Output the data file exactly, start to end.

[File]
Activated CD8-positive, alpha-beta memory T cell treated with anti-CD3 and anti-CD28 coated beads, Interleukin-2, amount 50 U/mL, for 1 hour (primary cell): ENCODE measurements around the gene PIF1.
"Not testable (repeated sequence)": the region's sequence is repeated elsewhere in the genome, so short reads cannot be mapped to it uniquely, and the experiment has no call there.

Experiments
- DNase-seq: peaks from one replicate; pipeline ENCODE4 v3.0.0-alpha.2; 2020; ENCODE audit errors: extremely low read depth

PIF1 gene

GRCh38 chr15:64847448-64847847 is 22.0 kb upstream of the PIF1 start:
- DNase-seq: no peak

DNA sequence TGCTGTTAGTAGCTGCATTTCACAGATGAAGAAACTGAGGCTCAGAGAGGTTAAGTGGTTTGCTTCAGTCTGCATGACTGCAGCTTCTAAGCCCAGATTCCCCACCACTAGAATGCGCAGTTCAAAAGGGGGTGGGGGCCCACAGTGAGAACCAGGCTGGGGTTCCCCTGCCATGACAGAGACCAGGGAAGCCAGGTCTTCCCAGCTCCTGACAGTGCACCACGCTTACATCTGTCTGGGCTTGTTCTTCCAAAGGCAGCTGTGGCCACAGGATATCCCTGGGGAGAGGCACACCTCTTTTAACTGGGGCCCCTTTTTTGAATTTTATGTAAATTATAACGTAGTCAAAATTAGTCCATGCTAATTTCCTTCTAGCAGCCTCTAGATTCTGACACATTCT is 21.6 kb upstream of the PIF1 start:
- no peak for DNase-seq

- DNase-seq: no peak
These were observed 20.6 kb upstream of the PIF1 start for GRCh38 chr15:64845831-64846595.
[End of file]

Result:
Activated CD8-positive, alpha-beta memory T cell treated with anti-CD3 and anti-CD28 coated beads, Interleukin-2, amount 50 U/mL, for 1 hour (primary cell): ENCODE measurements around the gene PIF1.
"Not testable (repeated sequence)": the region's sequence is repeated elsewhere in the genome, so short reads cannot be mapped to it uniquely, and the experiment has no call there.

Experiments
- DNase-seq: peaks from one replicate; pipeline ENCODE4 v3.0.0-alpha.2; 2020; ENCODE audit errors: extremely low read depth

PIF1 gene

GRCh38 chr15:64847448-64847847 is 22.0 kb upstream of the PIF1 start:
- DNase-seq: no peak

DNA sequence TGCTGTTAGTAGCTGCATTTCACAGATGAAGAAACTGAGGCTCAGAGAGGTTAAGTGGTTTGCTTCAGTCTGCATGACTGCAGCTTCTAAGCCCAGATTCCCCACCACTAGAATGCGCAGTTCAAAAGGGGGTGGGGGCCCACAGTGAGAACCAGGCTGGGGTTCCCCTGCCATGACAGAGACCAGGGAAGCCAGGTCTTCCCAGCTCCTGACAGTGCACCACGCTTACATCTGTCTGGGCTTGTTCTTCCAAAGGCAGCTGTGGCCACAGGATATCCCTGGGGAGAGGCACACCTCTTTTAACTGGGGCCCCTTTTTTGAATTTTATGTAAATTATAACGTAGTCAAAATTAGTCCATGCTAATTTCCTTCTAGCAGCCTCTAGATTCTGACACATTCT is 21.6 kb upstream of the PIF1 start:
- no peak for DNase-seq

- DNase-seq: no peak
These were observed 20.6 kb upstream of the PIF1 start for GRCh38 chr15:64845831-64846595.